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Oatmeal is a healthy start of the day! As a complete food, it is a great base to be enriched with fresh, dried or frozen fruit, nuts and seeds. In the tabs below you find the nutrition of oatmeal and the base recipe to get you started! 

These oats grew on Ekoto's own farm. So straight from the field to you!

Complete product details


At a glance:

  • Wholemeal
  • Traditional variety
  • Broad nutrition profile
  • Grown in The Netherlands
  • Long shelf-life
  • Rich in Manganese

Detailed information:

  • Produced in: Etten-Leur, The Netherlands
  • Produced by: Ivar van Dorst
  • Field objective: Stripcropping, biodiversity enhancement
  • Certificates: Global GAP Certified
  • Transport mode to warehouse: Transporter van
  • Bulk storage: Multi-layered paper bags of 25 kg
  • Packaging: unbleached kraft paper bag
  • How to recycle: Refill packaging with paper and carton


Oats are quickly prepared as oatmeal or overnight oats. But also give it a try in cakes or in bread.

Oatmeal: Use 40 gram oats for 250ml of water or (plant-based)milk, add a pinch of salt, 1/2 tsp cinnamon, fruit/honey/etc...

Overnight oats: Fill a jar with 40 grams oats and 250 ml water or milk and all other toppings you'd like. Tip: use an almost empty peanut butter jar if you like your oatmeal with peanut butter or use our small swing-top jar to take your overnight oats with you to work.


Oats are rich in vitamin B1, zinc, copper, potassium, magnesium and iron. As oats have a bit of everything, it is also considered to have a broad nutrition profile. As oatmeal is only the base of a meal, the toppings make it healthy or unhealthy. The choice is yours! ;)

This product may contain traces of gluten.

Nutritional value Per 100 gram Per portion (40 g) RI*
Energy 1596kJ (382 kcal) 341 kJ (81 kcal)  
Fat 7 g 2.8 g  
Of which saturated 1.2 g 0.5 g  
Carbohydrates 62 g 24.8 g  
Of which sugars 1 g 0.4 g  
Fibre 10 g 4.0 g  
Protein 13.5 g 5.4 g  
Salt 0.125 g 0.1 g  
Potassium 429 mg 171.6 mg 21%
Phosphorus 523 mg 209.2 mg 75%
Magnesium 177 mg 70.8 mg 47%
Iron 4.7 mg 1.9 mg 34%
Zinc 4 mg 1.6 mg 40%
Copper 0.6 mg 0.2 mg 60%
Manganese 4.9 mg 2.0 mg 245%
Thiamin/vitamin B1 0.8 mg 0.3 mg 73%
Pantothenic acid/vitamin B5 1.3 mg 0.5 mg 22%

 *Reference intake of an average adult ( 8400 kJ/2000 kcal) per 100gr

Seeing single micronutrients gives an idea of what is present in a product, though for many elements other complementary elements need to be present for good absorption in our body. Nutrient ratio's help with getting insight into this. 

Nutrient Ratio Value Ideal ratio
Zinc:Copper 6.34 <12
Potassium:Sodium 214.5 >2
Calcium:Magnesium 0.31 <2
Iron:Copper 7.51 <15
Calcium:Phosphorus 0.1 >1.3

Please take in mind that nutritional science is a complex science and that given information is based on what is available at the status quo.



Russia and Canada are the biggest producers of oats but compared to wheat for human consumption, oats are a grain that we do not import from these large producers far away. The oats we eat in Europe are largely produced by Sweden, Finland, Poland and the Balkan countries. The oats grown in Scandinavia are large-sized oats, as they grow in the season of long daylight in June and July. 

When globalisation came around the corner, the Balkan countries became big producers of grain, as the land is really cheap there and as grain can be stored for a long period of time. When driving through these countries in summer, the landscape is majorly filled with many large fields of golden grain. By growing not much else than grain, biodiversity decreases and the income stability of these farmers equally decreases. But also by growing the same crop year over year, the production then relies on inputs to be able to keep growing the same crop over and over again.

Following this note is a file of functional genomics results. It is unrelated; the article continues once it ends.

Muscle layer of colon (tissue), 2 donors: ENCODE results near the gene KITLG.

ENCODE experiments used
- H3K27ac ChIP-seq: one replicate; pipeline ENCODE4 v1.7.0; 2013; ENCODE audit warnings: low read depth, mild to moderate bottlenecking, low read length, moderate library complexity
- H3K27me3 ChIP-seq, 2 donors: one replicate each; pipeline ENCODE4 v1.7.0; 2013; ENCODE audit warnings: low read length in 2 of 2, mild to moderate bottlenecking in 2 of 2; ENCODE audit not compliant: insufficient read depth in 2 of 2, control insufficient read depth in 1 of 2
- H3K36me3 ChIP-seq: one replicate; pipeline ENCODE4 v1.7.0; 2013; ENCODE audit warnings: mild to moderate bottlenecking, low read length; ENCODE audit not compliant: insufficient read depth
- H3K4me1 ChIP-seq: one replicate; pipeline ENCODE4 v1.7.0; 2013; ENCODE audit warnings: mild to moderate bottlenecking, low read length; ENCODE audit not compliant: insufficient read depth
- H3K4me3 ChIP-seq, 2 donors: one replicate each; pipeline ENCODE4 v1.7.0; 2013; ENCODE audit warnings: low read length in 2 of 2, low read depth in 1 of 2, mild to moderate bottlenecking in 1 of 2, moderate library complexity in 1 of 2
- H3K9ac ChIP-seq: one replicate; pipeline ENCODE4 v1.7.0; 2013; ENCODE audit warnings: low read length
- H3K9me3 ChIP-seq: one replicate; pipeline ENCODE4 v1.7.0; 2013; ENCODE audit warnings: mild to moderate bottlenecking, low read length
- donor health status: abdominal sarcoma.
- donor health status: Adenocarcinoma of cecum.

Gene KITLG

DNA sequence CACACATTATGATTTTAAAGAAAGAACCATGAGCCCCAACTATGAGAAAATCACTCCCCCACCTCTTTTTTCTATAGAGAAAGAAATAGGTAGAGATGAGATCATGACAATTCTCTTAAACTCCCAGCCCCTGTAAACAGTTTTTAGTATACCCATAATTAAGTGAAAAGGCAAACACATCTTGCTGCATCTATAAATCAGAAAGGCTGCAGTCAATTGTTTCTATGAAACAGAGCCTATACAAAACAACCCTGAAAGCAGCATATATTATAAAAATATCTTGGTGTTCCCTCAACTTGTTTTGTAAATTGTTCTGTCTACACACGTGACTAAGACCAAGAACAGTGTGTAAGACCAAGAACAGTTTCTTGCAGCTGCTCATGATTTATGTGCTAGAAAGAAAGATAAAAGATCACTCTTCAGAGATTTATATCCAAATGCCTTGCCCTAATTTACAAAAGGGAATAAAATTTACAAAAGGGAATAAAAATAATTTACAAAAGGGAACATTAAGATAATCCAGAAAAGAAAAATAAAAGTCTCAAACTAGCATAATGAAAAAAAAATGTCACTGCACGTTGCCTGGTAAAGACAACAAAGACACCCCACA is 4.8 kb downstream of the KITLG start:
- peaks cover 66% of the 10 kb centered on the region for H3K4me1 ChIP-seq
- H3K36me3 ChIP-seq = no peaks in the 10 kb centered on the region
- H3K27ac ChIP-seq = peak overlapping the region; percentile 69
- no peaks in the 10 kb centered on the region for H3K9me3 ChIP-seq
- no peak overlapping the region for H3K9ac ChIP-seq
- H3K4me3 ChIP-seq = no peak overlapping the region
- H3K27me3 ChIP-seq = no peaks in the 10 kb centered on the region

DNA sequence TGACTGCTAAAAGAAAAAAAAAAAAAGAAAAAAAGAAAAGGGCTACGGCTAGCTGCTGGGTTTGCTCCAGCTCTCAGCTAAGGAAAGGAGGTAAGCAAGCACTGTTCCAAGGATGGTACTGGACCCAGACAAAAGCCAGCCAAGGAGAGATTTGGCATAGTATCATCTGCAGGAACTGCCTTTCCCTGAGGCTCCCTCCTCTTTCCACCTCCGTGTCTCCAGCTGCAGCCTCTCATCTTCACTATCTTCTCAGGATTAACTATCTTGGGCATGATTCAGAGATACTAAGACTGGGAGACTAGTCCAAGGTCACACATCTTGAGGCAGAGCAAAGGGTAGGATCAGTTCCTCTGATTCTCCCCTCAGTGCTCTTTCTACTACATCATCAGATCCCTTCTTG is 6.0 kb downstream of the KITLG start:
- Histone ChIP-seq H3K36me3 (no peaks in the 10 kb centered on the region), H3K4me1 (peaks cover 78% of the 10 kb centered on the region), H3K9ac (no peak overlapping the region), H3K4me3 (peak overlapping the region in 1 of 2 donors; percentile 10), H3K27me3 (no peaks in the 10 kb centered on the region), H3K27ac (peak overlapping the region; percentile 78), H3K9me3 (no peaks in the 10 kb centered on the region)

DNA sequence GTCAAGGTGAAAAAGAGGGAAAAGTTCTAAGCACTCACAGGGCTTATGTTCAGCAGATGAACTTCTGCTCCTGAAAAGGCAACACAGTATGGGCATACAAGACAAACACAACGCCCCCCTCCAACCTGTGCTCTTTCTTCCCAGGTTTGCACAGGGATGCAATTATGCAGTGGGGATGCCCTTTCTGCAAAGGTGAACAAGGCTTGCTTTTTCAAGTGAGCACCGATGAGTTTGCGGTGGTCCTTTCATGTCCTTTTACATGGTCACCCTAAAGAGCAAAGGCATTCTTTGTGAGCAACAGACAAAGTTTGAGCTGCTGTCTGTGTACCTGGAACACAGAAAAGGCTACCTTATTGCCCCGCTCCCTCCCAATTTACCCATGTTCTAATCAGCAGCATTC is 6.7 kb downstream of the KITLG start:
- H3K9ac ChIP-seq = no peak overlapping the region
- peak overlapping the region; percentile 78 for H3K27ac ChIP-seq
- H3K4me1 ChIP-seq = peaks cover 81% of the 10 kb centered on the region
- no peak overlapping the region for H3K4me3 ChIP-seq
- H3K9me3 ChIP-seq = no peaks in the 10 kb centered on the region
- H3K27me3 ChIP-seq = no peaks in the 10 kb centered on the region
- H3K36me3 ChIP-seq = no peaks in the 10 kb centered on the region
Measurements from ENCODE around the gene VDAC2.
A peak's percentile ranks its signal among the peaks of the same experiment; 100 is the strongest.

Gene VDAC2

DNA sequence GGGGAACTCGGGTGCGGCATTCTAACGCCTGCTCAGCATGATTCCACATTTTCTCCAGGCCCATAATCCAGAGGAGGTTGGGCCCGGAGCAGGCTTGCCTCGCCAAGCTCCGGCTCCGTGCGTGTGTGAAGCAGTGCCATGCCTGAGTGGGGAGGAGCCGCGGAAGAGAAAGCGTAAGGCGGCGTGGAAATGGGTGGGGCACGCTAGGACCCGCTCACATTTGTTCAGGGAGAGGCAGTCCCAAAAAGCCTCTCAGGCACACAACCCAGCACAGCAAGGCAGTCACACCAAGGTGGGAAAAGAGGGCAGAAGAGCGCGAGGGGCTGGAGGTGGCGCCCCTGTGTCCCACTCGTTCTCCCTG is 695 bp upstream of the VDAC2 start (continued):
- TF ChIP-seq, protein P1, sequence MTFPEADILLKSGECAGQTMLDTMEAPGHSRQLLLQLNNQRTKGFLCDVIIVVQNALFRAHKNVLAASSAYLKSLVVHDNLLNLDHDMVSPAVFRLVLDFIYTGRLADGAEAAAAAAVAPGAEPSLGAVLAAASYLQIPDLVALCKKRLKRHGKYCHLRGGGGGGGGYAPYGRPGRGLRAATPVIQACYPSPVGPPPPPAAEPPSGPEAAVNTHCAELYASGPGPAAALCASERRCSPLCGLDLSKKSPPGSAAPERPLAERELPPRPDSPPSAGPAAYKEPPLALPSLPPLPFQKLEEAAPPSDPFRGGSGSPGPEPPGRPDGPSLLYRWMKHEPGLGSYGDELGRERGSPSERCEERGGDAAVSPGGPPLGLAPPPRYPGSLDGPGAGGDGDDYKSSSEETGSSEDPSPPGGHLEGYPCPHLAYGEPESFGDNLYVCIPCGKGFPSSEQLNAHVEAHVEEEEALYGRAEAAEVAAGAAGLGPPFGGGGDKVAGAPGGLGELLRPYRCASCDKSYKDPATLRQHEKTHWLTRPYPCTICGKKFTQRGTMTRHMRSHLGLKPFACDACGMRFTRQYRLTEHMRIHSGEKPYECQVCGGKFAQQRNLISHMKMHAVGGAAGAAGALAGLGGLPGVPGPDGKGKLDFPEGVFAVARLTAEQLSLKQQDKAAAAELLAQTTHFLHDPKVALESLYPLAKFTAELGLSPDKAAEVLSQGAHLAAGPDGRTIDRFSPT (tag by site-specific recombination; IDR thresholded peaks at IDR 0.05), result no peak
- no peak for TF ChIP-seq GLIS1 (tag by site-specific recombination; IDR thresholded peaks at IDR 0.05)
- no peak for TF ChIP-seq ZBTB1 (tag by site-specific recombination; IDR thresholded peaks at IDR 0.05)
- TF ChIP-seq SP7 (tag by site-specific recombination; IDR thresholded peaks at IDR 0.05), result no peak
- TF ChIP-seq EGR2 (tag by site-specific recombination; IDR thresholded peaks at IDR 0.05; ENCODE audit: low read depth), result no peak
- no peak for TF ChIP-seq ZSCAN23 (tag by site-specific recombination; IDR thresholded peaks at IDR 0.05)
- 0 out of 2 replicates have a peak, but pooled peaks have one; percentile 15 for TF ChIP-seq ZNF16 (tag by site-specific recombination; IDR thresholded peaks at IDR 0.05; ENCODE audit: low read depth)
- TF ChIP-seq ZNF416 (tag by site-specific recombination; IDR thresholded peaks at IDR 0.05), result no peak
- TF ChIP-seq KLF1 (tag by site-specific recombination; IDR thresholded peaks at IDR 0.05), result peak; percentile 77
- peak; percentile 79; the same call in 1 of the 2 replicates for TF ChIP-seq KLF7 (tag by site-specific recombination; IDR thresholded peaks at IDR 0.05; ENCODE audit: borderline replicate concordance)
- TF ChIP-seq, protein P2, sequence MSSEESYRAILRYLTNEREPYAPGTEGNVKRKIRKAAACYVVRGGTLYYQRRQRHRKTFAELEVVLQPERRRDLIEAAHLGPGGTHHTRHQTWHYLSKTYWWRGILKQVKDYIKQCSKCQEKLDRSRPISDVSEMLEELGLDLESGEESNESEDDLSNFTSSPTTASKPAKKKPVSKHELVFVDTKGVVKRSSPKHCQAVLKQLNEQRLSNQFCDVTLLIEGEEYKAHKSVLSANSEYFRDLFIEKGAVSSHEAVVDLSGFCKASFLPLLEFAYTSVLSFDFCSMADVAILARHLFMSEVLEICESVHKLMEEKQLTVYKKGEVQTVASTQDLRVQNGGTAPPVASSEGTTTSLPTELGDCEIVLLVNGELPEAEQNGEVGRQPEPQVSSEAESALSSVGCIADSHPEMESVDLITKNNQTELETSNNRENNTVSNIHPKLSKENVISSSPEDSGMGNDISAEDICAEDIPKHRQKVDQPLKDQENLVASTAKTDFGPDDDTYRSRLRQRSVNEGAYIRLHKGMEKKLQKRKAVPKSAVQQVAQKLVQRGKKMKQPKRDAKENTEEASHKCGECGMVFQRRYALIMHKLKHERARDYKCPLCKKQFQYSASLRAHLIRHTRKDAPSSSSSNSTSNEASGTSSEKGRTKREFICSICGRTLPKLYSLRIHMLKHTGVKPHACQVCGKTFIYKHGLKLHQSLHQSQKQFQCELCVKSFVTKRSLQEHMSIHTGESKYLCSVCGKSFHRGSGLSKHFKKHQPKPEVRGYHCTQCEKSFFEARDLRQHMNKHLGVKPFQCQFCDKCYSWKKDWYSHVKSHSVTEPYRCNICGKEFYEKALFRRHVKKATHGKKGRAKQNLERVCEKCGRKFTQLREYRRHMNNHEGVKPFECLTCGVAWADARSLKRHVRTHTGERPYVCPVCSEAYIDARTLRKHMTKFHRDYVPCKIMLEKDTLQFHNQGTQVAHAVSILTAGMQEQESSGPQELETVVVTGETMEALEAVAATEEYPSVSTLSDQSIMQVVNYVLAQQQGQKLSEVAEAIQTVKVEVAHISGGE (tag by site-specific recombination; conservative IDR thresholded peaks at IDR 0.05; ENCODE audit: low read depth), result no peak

The Dutch landscape is rather the opposite as grains have almost disappeared from the fields. It is mainly grass and corn for animal feed, or intensive crops for export, such as potatoes, onions and sugar beets. As it is almost impossible for the soil to only grow such intensive crops, Dutch farmers sometimes grow a little bit grain. Though, farmers will not make a financial profit from grain cultivation, as the land prices are too high. Most of this grain goes to chicken and pig feed production, whilst grain for human consumption is imported.

Making grain attractive again for Dutch cultivation is a challenge, as prices in the supermarket would go up. But as agricultural soils are dangerously poor, grain crops would be very welcome. Ekoto takes on the challenge with farmers to grow grain locally again. However, we are aware of the slight increase in price compared with supermarket oats, and we will work hard to bring costs further down. In the meantime, we hope you understand the difficulty and the importance of growing grain locally. And of course, the added value of local, pesticide-free and transparently grown oats is also worth something :)



In the south of the Netherlands, only metres away from Ekoto's warehouse lay the fields of Ekoto. Ekoto's Farm is the experimental farm, where Ekoto is applying innovative methods, crops and techniques to pave a way to a regenerative future. At the same time Ekoto Farm also runs production crops of which oats is just one of them. 

A stripcropping field means that every long, yet narrow strip is interchanged by a variety of other crops before a certain crop is repeated in that field. Making a very bio-diverse field, which strengthens the natural protection of a crop such as oats. This system allows that no chemical inputs are needed. The field is also surrounded by a mixed flower strip, enhancing biodiversity even further.

The oat variety used is an ancient variety called Aaltertros oats. No breeding was needed to produce this healthy package of oats.

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